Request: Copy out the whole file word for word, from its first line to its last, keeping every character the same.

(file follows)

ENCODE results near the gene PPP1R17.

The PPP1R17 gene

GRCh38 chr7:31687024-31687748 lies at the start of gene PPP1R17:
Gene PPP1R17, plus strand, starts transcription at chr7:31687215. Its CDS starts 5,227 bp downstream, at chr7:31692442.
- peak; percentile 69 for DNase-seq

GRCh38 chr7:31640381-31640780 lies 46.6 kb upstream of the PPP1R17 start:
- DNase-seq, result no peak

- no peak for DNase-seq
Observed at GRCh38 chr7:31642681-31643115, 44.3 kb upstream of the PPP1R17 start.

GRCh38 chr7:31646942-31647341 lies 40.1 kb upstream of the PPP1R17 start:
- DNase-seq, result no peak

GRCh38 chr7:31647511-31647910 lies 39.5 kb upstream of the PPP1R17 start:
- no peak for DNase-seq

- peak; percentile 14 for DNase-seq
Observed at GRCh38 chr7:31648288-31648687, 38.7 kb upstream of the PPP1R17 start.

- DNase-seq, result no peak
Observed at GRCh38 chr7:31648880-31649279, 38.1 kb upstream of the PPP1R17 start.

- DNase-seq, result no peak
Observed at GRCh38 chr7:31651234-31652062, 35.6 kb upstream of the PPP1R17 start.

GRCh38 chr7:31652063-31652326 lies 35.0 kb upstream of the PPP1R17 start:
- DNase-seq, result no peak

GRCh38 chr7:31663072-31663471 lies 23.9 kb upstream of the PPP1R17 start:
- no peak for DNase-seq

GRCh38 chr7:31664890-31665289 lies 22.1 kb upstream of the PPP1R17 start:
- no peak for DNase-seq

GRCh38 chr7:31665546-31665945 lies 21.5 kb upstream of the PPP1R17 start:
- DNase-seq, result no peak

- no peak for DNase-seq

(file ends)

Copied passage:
ENCODE results near the gene PPP1R17.

The PPP1R17 gene

GRCh38 chr7:31687024-31687748 lies at the start of gene PPP1R17:
Gene PPP1R17, plus strand, starts transcription at chr7:31687215. Its CDS starts 5,227 bp downstream, at chr7:31692442.
- peak; percentile 69 for DNase-seq

GRCh38 chr7:31640381-31640780 lies 46.6 kb upstream of the PPP1R17 start:
- DNase-seq, result no peak

- no peak for DNase-seq
Observed at GRCh38 chr7:31642681-31643115, 44.3 kb upstream of the PPP1R17 start.

GRCh38 chr7:31646942-31647341 lies 40.1 kb upstream of the PPP1R17 start:
- DNase-seq, result no peak

GRCh38 chr7:31647511-31647910 lies 39.5 kb upstream of the PPP1R17 start:
- no peak for DNase-seq

- peak; percentile 14 for DNase-seq
Observed at GRCh38 chr7:31648288-31648687, 38.7 kb upstream of the PPP1R17 start.

- DNase-seq, result no peak
Observed at GRCh38 chr7:31648880-31649279, 38.1 kb upstream of the PPP1R17 start.

- DNase-seq, result no peak
Observed at GRCh38 chr7:31651234-31652062, 35.6 kb upstream of the PPP1R17 start.

GRCh38 chr7:31652063-31652326 lies 35.0 kb upstream of the PPP1R17 start:
- DNase-seq, result no peak

GRCh38 chr7:31663072-31663471 lies 23.9 kb upstream of the PPP1R17 start:
- no peak for DNase-seq

GRCh38 chr7:31664890-31665289 lies 22.1 kb upstream of the PPP1R17 start:
- no peak for DNase-seq

GRCh38 chr7:31665546-31665945 lies 21.5 kb upstream of the PPP1R17 start:
- DNase-seq, result no peak

- no peak for DNase-seq